The helper.php file contains the timing functions used.

 

2.

Open a Web browser and enter the following URL to display the output:

                               
http://localhost/~phpweb/conn_perf.php
                            

Load the script several times to see the average times.

Note that explicitly passing a character set is faster because it removes the need to do some relatively expensive environment lookup calls to choose the PHP OCI8 character set.

 

3.

Now compare oci_pconnect() persistent connections with standard oci_connect() connections. Modify conn_perf.php. Change the first connect to the following and save the file.

                               
$c = oci_connect("phpweb", "phpweb", "//localhost/orcl", "AL32UTF8");
                            

You need to pass in the character set to match the persistent connection call.

Change the ITERS value to 50 so the example completes in a reasonable amount of time.

                               
define("ITERS", 50);
                            

 

4.

Reload the conn_perf.php code.

                               
http://localhost/~phpweb/conn_perf.php
                            

Reload the script a few times.

Persistent connections are faster because the PHP process holds an Oracle connection open even when the PHP script has completed.

 

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Use a Logon Trigger to Set the Date Format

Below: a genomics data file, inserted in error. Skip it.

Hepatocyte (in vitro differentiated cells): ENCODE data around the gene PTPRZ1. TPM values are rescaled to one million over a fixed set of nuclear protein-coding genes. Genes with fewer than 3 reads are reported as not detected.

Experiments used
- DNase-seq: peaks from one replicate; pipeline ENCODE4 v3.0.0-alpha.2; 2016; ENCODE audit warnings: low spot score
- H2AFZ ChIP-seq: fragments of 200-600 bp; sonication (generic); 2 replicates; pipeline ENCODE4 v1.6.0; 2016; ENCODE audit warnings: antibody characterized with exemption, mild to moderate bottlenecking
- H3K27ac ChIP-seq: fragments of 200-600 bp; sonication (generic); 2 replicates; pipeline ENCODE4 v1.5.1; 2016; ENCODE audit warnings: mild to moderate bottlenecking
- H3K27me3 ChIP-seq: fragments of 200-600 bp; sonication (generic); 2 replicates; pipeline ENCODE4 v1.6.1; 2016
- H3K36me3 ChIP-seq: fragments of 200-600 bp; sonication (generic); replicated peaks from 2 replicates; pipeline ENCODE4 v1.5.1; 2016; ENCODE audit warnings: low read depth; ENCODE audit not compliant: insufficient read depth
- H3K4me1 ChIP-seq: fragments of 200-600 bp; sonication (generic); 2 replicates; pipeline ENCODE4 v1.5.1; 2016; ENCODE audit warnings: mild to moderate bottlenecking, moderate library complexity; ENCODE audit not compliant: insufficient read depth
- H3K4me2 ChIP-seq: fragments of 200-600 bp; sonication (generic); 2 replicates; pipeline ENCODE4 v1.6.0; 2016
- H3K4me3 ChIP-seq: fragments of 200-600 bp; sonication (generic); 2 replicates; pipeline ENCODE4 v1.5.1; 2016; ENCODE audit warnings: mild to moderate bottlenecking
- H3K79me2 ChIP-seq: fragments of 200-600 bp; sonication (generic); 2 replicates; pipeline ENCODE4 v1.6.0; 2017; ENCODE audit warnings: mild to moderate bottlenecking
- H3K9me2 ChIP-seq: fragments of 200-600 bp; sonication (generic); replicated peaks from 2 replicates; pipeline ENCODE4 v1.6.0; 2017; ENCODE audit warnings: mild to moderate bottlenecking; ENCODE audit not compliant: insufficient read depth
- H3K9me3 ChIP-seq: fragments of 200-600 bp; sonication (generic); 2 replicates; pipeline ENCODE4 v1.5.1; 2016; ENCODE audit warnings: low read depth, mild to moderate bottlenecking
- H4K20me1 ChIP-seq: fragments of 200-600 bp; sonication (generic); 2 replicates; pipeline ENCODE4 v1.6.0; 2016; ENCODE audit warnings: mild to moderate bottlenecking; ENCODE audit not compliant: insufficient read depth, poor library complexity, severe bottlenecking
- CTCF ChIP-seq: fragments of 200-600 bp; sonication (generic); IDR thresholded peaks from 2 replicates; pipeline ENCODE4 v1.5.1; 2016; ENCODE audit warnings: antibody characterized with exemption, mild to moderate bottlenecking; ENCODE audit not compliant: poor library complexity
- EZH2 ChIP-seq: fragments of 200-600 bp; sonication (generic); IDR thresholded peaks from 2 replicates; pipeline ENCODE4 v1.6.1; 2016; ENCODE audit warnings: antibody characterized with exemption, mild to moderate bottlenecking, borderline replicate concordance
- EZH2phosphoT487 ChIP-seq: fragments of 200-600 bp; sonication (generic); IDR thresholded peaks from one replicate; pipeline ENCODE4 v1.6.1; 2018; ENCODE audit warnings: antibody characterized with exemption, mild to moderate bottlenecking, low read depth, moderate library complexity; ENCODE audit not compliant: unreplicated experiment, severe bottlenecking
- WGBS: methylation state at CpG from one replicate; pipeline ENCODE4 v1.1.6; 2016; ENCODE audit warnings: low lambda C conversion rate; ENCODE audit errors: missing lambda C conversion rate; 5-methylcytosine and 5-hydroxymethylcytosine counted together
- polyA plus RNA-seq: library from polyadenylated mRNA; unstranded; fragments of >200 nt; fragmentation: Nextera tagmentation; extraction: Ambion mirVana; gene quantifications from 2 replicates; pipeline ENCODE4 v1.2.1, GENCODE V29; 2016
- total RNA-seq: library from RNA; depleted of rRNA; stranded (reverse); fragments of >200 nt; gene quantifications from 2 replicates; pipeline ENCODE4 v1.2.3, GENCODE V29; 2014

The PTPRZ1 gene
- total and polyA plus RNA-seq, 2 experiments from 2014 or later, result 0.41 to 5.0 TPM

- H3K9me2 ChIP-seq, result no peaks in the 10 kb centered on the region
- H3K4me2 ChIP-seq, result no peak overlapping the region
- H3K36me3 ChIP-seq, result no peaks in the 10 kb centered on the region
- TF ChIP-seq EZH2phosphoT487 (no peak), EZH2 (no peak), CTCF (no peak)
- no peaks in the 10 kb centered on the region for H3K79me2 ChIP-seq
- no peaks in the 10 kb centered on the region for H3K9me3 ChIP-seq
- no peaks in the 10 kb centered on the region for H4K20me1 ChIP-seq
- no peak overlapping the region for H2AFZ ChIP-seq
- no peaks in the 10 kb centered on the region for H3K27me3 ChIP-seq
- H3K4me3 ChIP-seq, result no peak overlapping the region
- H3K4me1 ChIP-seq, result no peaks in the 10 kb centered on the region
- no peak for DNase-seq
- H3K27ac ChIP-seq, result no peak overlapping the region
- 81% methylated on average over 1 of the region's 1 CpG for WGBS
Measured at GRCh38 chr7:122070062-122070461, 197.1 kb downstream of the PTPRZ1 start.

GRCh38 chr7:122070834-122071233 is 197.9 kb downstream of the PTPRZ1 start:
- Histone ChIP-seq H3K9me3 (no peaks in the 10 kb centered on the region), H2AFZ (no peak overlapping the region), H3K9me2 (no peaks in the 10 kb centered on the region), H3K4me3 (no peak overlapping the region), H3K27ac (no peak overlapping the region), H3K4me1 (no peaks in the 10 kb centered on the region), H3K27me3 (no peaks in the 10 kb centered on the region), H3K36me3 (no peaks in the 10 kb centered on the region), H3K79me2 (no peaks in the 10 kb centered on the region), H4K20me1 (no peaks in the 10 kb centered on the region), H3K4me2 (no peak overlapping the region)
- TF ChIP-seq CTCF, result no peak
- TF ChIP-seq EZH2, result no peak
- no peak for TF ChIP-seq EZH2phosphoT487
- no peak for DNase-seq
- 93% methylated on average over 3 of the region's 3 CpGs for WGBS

This section shows how setting the default date format can be improved with a trigger. Perform the following steps:

1.

Review the code as follows that is contained in the logon_trig.sql file in the $HOME/public_html directory.

drop user phpweb_trig cascade;
                              
create user phpweb_trig identified by phpweb_trig;
grant connect, resource, create session to phpweb_trig;
create or replace trigger my_set_date after logon on database
begin
if (user = 'PHPWEB_TRIG') then
execute immediate 'alter session set nls_date_format = ''YYYY-MM-DD HH24:MI:SS'' ';
end if;
end my_set_date;
/

This script has already been run for you. It creates a logon trigger that sets Oracle's date format whenever the user PHPWEB_TRIG connects to the database.

 

2.

Verify the effect of the trigger. Open a terminal window and execute the following commands:

                               
sqlplus phpweb_trig/phpweb_trig
select sysdate from dual;
connect phpweb/phpweb
select sysdate from dual;
                            

 

3.

Review the code as follows that is contained in the logon_trig.php file in the $HOME/public_html directory.

<?php
                               
define("ITERS", 500);
require('helper.php');
// Explicitly set the date at logon
$start = currTime();
for ($i = 0; $i < ITERS; $i++) {
$c = oci_pconnect("phpweb", "phpweb", "//localhost/orcl", "AL32UTF8");
$s = oci_parse($c, "alter session set nls_date_format = 'YYYY-MM-DD HH24:MI:SS '");
$r = oci_execute($s);
}
$t = elapsedTime($start);
print "Run 1: Total time is: " . round($t, 3) . " seconds\n<br>";
// Let the logon trigger set the date
$start = currTime();
for ($i = 0; $i < ITERS; $i++) {
$c = oci_pconnect("phpweb_trig", "phpweb_trig", "//localhost/orcl", "AL32UTF8");
}
$t = elapsedTime($start);
print "Run 2: Total time is: " . round($t, 3) . " seconds\n<br>";
?>

The connection as PHPWEB has to explicitly set the date format after connecting.

The connection as PHPWEB_TRIG has the date format set by the trigger.

 

4.

From your browser, enter the following URL to display the output:

                               
http://localhost/~phpweb/logon_trig.php